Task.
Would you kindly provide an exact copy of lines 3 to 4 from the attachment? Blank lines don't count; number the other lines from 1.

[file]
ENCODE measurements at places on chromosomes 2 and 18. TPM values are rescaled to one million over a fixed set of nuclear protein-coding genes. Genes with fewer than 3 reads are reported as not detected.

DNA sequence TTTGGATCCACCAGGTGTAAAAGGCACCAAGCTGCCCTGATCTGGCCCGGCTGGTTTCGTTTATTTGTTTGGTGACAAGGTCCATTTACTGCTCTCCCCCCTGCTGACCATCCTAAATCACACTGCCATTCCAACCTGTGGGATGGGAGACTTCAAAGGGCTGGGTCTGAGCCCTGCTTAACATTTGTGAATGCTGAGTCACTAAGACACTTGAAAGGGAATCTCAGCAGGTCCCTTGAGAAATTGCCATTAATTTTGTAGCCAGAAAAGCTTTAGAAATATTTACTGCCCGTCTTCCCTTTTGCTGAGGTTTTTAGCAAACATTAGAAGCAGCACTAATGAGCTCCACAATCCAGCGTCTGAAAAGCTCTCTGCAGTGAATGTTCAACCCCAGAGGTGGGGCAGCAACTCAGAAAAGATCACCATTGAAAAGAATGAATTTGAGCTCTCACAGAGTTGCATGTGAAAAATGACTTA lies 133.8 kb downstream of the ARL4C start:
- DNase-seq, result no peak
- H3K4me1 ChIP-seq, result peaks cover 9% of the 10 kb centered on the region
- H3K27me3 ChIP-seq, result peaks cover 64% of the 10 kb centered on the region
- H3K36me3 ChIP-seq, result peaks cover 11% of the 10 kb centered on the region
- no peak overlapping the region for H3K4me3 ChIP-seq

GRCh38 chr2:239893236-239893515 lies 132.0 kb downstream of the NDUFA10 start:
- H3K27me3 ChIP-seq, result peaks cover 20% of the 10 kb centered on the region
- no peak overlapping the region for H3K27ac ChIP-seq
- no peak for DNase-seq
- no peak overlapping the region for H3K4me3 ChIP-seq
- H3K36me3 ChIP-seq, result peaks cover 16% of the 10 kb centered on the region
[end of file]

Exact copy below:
- DNase-seq, result no peak
- H3K4me1 ChIP-seq, result peaks cover 9% of the 10 kb centered on the region